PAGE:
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Hiring autistic job candidates: how to recruit neurodiverse talent

Hiring autistic job candidates: how to recruit neurodiverse talent

Job candidates on the autism spectrum can be an incredible addition to your team, increasing neurodiversity at your company and filling skill gaps. Yet this hidden talent pool is often overlooked or screened out by recruiters.

Hiring practices are not always designed for people with autism or other invisible learning disabilities. Many of the personality and assessment tests used for screening don’t work for candidates on the autism spectrum, and the typical interview process relies heavily on social and communication skills over practical skills. That means that people with autism may struggle to sell themselves because of social interaction challenges.

The result? You may be missing out on talented hires from a broad, untapped talent pool that are ready and capable of working, and contributing to solving real business problems with unique, logical, and straightforward thinking.

Accessing this rich talent pool

Unemployment among those with autism is approximately 85%, yet hiring autistic job candidates offers real benefits outside of longer tenure, decreased turnover, and increased employee engagement. The distinctive skill sets and unique qualities of an autistic mind can include:

  • high attention to detail
  • creativity
  • high pattern recognition
  • reliability
  • strong memory
  • direct communication style
  • deep focus
  • analytical skills

The types of skills that a person on the autism spectrum might have varies by the individual, so there’s no one-job-fits-all approach to determining which roles an autistic candidate might be best suited for. People with autism can be everything from a computer programmer to warehouse manager, accountant to physicist to animal trainer.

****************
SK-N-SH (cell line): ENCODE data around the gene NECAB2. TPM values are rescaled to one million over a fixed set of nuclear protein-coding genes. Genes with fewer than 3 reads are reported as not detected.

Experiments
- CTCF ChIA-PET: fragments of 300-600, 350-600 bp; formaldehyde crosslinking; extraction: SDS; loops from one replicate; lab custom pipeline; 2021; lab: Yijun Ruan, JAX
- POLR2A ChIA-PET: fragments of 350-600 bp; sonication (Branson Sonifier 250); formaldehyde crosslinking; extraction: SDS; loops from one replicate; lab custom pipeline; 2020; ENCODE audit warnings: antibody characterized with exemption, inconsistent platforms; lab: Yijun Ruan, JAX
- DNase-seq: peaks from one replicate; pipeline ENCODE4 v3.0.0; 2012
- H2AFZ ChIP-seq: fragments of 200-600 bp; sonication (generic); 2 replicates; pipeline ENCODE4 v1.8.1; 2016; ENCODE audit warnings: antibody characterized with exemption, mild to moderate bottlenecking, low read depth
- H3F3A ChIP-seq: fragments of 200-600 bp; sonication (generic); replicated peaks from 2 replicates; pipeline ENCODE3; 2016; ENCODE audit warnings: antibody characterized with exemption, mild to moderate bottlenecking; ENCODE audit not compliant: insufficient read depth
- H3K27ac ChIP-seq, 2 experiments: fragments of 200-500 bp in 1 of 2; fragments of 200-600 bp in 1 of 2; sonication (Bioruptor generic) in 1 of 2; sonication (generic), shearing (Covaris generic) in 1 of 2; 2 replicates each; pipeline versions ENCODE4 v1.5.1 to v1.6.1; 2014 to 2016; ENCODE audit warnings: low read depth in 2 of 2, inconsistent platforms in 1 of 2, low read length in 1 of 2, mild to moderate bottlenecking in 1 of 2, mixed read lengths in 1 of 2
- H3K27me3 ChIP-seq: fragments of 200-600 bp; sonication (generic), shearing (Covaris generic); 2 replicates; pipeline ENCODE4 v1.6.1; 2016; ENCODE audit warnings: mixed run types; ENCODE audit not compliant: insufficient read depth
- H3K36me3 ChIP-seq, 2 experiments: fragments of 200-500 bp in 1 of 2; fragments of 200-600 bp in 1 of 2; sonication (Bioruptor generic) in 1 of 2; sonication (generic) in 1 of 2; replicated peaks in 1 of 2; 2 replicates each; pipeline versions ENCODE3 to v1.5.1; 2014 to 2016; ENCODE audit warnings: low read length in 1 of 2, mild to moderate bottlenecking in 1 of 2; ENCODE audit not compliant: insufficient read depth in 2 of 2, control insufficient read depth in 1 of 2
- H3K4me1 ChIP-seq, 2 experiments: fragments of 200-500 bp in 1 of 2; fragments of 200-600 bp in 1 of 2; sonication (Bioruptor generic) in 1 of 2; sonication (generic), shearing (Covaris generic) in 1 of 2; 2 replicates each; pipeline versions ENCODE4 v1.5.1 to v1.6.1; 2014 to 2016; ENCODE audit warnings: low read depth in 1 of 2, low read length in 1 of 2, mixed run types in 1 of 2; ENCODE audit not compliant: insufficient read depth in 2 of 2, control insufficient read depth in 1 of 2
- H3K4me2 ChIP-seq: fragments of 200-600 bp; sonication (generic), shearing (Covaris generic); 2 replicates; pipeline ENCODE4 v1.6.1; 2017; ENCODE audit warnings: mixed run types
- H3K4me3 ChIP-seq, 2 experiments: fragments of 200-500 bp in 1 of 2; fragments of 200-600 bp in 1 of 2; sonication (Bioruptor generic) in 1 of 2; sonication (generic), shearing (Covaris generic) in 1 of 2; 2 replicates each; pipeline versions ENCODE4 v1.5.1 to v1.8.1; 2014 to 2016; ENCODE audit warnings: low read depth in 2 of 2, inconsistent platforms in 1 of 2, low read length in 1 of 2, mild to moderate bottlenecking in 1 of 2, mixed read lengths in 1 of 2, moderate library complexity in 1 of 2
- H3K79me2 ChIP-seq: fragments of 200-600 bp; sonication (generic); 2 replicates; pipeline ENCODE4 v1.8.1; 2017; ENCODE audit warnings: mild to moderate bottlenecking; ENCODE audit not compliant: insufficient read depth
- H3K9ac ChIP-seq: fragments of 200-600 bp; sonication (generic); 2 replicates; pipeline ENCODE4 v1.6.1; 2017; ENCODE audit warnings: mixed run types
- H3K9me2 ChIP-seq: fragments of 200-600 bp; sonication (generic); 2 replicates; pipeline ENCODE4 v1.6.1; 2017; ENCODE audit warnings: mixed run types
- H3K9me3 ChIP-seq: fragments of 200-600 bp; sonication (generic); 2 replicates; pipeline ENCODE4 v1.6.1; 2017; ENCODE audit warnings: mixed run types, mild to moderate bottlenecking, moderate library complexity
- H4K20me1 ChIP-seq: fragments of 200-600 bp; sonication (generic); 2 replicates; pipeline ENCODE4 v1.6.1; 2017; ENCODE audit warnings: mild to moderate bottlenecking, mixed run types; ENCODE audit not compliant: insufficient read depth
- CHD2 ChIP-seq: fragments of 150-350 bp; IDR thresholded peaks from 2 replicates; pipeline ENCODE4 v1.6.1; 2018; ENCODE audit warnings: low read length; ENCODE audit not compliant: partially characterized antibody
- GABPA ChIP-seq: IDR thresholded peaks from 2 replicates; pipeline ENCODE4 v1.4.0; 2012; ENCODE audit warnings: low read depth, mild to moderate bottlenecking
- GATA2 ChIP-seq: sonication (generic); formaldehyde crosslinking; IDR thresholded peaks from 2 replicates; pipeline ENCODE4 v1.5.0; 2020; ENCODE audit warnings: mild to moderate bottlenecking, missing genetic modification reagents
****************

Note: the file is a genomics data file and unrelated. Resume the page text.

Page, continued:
The challenge is designing a recruitment strategy that will let these candidates shine. In fact, interviewing and hiring people on the autism spectrum only requires making a few modifications to your current recruitment process. It is not about giving special advantages to autistic applicants. Refinements to your hiring process will benefit all prospective candidates, and provide fair opportunities to demonstrate distinct strengths, talents and fit.

Consider neurodiversity-focused recruitment teams

In recent years, more and more companies, including Microsoft, SAP, and IBM, are recognizing the exceptional talents and competitive advantage of neurodiverse hires, and have set up special recruiting divisions. Microsoft has made autism hiring a priority and has created an entire program devoted to hiring neurodiverse candidates.

“Many of the roles have been in software engineering,” says Neil Barnett, director of inclusive hiring and accessibility at Microsoft. “However, we have also hired candidates through the program focused on data analytics, customer service, and other engineering roles,” he says.

Autistic applicants seeking jobs at Microsoft take part in a multi-day hiring event that focuses on workability, team projects, and skills assessments. The focus is on Microsoft’s core competencies, Barnett says, such as teamwork and collaboration, as well as technical interviews where candidates get to showcase their skills.

How to start hiring autistic job candidates

Workplace inclusion initiatives will put you ahead of your competition and can help grow culture, productivity and innovation. But to ensure you’re not missing out on the valuable skills of autistic candidates, it’s important to start with the right strategy. Barnett recommends thinking through these key recruiting questions: